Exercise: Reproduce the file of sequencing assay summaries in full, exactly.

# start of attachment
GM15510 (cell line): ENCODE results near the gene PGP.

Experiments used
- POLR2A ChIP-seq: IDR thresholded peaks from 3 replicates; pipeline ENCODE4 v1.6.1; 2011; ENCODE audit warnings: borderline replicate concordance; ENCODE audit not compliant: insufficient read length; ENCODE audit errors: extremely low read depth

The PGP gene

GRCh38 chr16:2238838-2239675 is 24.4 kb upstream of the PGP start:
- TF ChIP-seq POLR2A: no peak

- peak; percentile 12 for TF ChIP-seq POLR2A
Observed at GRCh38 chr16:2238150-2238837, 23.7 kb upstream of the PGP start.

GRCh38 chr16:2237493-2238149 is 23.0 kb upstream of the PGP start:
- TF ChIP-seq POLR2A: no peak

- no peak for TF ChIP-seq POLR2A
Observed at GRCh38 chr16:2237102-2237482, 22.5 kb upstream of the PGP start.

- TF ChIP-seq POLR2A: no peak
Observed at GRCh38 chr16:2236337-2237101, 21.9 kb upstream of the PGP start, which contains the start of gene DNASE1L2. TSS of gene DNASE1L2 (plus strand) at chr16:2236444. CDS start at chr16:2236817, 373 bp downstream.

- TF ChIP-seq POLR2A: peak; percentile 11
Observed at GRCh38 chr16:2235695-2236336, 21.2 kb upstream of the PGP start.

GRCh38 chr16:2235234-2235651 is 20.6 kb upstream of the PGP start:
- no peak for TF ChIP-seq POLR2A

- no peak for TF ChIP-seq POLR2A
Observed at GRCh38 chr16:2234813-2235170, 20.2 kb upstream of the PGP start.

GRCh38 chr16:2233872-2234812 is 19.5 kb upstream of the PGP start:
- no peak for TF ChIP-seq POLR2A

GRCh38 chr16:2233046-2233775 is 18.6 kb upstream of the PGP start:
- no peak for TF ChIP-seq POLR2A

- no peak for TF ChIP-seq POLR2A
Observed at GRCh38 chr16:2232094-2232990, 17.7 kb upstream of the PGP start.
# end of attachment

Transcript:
GM15510 (cell line): ENCODE results near the gene PGP.

Experiments used
- POLR2A ChIP-seq: IDR thresholded peaks from 3 replicates; pipeline ENCODE4 v1.6.1; 2011; ENCODE audit warnings: borderline replicate concordance; ENCODE audit not compliant: insufficient read length; ENCODE audit errors: extremely low read depth

The PGP gene

GRCh38 chr16:2238838-2239675 is 24.4 kb upstream of the PGP start:
- TF ChIP-seq POLR2A: no peak

- peak; percentile 12 for TF ChIP-seq POLR2A
Observed at GRCh38 chr16:2238150-2238837, 23.7 kb upstream of the PGP start.

GRCh38 chr16:2237493-2238149 is 23.0 kb upstream of the PGP start:
- TF ChIP-seq POLR2A: no peak

- no peak for TF ChIP-seq POLR2A
Observed at GRCh38 chr16:2237102-2237482, 22.5 kb upstream of the PGP start.

- TF ChIP-seq POLR2A: no peak
Observed at GRCh38 chr16:2236337-2237101, 21.9 kb upstream of the PGP start, which contains the start of gene DNASE1L2. TSS of gene DNASE1L2 (plus strand) at chr16:2236444. CDS start at chr16:2236817, 373 bp downstream.

- TF ChIP-seq POLR2A: peak; percentile 11
Observed at GRCh38 chr16:2235695-2236336, 21.2 kb upstream of the PGP start.

GRCh38 chr16:2235234-2235651 is 20.6 kb upstream of the PGP start:
- no peak for TF ChIP-seq POLR2A

- no peak for TF ChIP-seq POLR2A
Observed at GRCh38 chr16:2234813-2235170, 20.2 kb upstream of the PGP start.

GRCh38 chr16:2233872-2234812 is 19.5 kb upstream of the PGP start:
- no peak for TF ChIP-seq POLR2A

GRCh38 chr16:2233046-2233775 is 18.6 kb upstream of the PGP start:
- no peak for TF ChIP-seq POLR2A

- no peak for TF ChIP-seq POLR2A
Observed at GRCh38 chr16:2232094-2232990, 17.7 kb upstream of the PGP start.